The thalidomide grant is a three-year pilot, running from April 2010 until March 2013, to explore how the health needs of thalidomide survivors can best be met in the longer term and how such a scheme might be applied to other small groups of geographically dispersed patients with specialised needs. Officials have discussed the evaluation of the first year of the pilot with members of the Thalidomide Trust and its national advisory council and we await the evaluation of the second year.
The thalidomide grant was introduced by my right hon. Friend the shadow Secretary of State under the previous Labour Government and has been going on for many years. Can the Minister assure me that it will continue until a decision is taken on whether to carry on with the scheme beyond the pilot stage or to do something else?
My constituent Mr Joseph Bannon of Cleveleys, who is a thalidomide patient, has made clear to me the great importance of continuing the scheme. They are a declining group of people with increasing needs and any failure by the state to meet those needs would be absolutely unconscionable. Will the Minister reassure me that there is no prospect of that occurring under this Government?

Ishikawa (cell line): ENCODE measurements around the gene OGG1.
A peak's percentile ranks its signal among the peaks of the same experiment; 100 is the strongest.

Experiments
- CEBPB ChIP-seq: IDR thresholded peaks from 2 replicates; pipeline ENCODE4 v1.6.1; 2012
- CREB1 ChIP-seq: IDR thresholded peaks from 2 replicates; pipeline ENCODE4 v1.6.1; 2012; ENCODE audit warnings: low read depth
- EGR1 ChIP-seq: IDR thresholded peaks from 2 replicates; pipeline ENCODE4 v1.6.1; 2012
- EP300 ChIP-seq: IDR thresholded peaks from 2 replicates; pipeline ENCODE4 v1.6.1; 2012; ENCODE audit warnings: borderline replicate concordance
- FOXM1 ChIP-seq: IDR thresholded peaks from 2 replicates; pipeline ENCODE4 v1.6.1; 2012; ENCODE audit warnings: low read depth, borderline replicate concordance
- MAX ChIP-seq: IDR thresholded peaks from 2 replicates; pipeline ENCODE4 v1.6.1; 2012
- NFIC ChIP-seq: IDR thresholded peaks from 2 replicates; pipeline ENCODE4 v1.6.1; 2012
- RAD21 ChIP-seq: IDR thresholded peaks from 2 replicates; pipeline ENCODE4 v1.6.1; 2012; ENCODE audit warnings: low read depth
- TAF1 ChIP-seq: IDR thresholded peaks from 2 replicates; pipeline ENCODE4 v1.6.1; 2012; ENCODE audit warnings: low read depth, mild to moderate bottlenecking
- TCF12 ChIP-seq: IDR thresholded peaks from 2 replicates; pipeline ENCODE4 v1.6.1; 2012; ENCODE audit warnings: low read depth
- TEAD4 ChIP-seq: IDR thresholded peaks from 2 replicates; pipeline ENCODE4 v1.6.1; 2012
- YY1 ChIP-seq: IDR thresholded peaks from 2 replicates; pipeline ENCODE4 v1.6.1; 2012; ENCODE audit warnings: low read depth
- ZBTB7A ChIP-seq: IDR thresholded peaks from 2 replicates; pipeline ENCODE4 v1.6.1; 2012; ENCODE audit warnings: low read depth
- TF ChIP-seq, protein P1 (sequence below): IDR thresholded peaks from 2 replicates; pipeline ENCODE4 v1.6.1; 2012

What I can reassure the hon. Gentleman about is that the Government are carrying on with the evaluation. We are waiting for the evaluation of the second year to see how the scheme is working. The grant is not intended to meet all the additional costs that thalidomiders face. Aside from the grant, there are other sources of public funding and, of course, the funds that the Thalidomide Trust administers on behalf of those survivors of this catastrophe.